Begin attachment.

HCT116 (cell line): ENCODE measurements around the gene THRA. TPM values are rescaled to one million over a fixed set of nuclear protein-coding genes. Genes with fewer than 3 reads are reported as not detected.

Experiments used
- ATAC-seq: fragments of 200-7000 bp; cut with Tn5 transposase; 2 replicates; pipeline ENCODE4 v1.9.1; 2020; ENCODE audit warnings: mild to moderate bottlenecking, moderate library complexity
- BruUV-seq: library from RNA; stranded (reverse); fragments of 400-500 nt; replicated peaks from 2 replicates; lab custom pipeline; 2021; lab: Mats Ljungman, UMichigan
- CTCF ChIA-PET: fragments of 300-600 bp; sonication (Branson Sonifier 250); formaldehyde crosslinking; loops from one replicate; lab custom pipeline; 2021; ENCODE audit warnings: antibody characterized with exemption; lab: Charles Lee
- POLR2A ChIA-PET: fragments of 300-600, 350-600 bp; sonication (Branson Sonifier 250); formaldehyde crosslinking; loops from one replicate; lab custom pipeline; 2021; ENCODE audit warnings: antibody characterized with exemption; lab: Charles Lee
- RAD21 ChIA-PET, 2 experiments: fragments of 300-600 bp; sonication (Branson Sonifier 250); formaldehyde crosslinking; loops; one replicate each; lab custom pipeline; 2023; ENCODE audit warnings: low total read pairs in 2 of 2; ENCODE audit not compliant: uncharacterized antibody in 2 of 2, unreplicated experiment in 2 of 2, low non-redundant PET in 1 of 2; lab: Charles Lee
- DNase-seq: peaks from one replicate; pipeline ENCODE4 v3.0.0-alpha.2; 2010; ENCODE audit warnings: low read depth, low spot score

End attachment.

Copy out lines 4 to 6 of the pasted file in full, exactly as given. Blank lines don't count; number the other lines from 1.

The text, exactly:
- BruUV-seq: library from RNA; stranded (reverse); fragments of 400-500 nt; replicated peaks from 2 replicates; lab custom pipeline; 2021; lab: Mats Ljungman, UMichigan
- CTCF ChIA-PET: fragments of 300-600 bp; sonication (Branson Sonifier 250); formaldehyde crosslinking; loops from one replicate; lab custom pipeline; 2021; ENCODE audit warnings: antibody characterized with exemption; lab: Charles Lee
- POLR2A ChIA-PET: fragments of 300-600, 350-600 bp; sonication (Branson Sonifier 250); formaldehyde crosslinking; loops from one replicate; lab custom pipeline; 2021; ENCODE audit warnings: antibody characterized with exemption; lab: Charles Lee